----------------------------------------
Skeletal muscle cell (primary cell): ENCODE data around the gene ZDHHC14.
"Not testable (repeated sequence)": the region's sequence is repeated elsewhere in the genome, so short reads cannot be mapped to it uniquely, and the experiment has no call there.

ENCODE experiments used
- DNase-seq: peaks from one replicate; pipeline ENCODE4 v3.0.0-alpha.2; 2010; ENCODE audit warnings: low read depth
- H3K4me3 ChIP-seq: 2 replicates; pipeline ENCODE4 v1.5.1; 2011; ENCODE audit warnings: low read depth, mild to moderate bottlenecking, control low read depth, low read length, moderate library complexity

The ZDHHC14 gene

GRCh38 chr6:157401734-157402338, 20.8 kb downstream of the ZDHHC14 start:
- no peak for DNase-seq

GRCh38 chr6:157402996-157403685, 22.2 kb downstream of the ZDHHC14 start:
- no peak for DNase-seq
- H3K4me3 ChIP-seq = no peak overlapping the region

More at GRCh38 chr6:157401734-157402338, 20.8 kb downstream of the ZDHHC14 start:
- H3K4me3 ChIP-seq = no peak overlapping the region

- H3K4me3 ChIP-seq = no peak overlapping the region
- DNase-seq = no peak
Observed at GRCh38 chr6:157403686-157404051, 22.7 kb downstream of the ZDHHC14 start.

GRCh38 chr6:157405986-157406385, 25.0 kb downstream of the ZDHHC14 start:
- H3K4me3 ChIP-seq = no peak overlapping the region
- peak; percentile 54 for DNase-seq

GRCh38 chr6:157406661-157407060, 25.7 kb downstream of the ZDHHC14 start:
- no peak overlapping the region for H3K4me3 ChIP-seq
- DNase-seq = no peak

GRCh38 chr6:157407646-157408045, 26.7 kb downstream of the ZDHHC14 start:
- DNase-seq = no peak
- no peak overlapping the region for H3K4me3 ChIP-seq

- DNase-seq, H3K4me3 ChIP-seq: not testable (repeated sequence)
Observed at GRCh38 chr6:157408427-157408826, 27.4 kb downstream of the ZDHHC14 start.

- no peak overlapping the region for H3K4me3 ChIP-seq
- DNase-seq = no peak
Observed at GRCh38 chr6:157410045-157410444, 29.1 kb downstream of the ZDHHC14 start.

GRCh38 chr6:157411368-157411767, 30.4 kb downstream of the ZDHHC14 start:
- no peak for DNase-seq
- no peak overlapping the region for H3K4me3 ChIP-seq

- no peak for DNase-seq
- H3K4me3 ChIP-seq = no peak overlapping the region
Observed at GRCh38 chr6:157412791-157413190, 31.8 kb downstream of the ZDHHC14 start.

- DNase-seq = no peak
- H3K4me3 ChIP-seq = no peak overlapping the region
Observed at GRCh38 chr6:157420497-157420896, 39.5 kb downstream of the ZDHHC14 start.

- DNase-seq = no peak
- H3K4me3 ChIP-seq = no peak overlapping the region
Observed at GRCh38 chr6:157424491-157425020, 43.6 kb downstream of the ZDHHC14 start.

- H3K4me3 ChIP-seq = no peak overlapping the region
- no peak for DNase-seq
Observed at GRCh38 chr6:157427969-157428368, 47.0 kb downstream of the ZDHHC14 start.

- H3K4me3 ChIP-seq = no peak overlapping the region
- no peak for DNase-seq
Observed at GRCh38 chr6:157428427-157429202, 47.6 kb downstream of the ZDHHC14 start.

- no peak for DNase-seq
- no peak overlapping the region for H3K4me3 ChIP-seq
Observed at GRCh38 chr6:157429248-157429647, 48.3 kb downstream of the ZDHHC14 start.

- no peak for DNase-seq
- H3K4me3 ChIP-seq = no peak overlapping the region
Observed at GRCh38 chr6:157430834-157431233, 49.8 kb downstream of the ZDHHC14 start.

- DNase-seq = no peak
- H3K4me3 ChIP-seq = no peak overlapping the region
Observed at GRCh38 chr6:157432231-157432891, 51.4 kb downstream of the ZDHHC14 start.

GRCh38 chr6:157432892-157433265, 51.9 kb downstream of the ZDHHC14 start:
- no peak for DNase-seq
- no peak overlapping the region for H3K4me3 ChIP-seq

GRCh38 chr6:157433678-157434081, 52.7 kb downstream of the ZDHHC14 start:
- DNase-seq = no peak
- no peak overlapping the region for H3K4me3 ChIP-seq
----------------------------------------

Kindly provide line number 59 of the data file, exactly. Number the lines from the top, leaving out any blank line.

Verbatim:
- no peak for DNase-seq